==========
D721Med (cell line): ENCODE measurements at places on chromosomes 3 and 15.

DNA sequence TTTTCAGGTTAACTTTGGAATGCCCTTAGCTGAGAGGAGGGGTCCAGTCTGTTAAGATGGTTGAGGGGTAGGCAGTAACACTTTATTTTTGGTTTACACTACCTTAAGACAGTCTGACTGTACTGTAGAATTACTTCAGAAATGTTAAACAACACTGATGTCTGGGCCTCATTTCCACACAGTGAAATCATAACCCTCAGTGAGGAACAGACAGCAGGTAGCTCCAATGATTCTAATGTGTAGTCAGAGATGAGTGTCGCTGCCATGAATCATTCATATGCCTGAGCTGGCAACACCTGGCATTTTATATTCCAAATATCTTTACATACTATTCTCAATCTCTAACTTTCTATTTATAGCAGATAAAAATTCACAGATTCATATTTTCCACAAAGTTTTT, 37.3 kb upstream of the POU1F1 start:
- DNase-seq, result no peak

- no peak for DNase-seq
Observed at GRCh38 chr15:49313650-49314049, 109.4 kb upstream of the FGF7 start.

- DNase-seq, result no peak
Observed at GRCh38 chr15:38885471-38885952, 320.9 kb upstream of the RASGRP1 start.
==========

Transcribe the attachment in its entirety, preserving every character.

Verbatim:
D721Med (cell line): ENCODE measurements at places on chromosomes 3 and 15.

DNA sequence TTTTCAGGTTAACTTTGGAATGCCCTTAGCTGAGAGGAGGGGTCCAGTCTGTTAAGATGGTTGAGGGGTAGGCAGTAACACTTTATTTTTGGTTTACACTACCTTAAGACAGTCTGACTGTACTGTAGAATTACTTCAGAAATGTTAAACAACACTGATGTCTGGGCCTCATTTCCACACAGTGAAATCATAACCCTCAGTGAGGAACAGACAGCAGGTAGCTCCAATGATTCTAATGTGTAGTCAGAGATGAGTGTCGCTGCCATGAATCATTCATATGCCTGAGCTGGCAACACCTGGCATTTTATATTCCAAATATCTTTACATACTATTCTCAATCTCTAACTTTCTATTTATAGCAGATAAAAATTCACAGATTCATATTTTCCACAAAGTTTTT, 37.3 kb upstream of the POU1F1 start:
- DNase-seq, result no peak

- no peak for DNase-seq
Observed at GRCh38 chr15:49313650-49314049, 109.4 kb upstream of the FGF7 start.

- DNase-seq, result no peak
Observed at GRCh38 chr15:38885471-38885952, 320.9 kb upstream of the RASGRP1 start.